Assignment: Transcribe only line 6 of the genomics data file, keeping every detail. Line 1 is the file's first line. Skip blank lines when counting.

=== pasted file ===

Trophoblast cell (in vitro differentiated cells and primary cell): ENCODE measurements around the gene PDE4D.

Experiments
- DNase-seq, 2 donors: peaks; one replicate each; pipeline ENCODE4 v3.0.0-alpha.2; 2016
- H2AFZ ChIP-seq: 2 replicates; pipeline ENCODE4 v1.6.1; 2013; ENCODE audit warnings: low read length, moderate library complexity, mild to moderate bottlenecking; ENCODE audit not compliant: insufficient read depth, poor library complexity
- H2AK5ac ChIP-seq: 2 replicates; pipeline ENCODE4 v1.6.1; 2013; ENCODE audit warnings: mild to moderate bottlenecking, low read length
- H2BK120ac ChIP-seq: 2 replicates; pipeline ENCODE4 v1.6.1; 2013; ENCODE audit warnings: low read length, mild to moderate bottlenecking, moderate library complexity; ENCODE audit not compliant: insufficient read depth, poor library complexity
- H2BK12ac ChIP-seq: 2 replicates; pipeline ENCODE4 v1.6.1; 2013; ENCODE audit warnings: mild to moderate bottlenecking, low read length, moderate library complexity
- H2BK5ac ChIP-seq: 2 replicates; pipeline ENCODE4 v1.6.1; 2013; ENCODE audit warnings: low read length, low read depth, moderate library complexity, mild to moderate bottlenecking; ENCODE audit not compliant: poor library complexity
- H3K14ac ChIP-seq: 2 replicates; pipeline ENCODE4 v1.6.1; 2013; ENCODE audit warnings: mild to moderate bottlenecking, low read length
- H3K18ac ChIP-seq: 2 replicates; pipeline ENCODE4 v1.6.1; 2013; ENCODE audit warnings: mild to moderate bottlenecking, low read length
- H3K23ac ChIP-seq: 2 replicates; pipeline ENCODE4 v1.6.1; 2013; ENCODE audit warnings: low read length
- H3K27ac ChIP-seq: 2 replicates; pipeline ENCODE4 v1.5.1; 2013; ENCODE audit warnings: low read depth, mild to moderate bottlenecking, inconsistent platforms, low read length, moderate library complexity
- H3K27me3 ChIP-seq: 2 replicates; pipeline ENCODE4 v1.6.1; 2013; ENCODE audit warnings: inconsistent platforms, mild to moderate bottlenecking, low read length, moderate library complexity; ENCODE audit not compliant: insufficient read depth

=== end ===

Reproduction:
- H2BK120ac ChIP-seq: 2 replicates; pipeline ENCODE4 v1.6.1; 2013; ENCODE audit warnings: low read length, mild to moderate bottlenecking, moderate library complexity; ENCODE audit not compliant: insufficient read depth, poor library complexity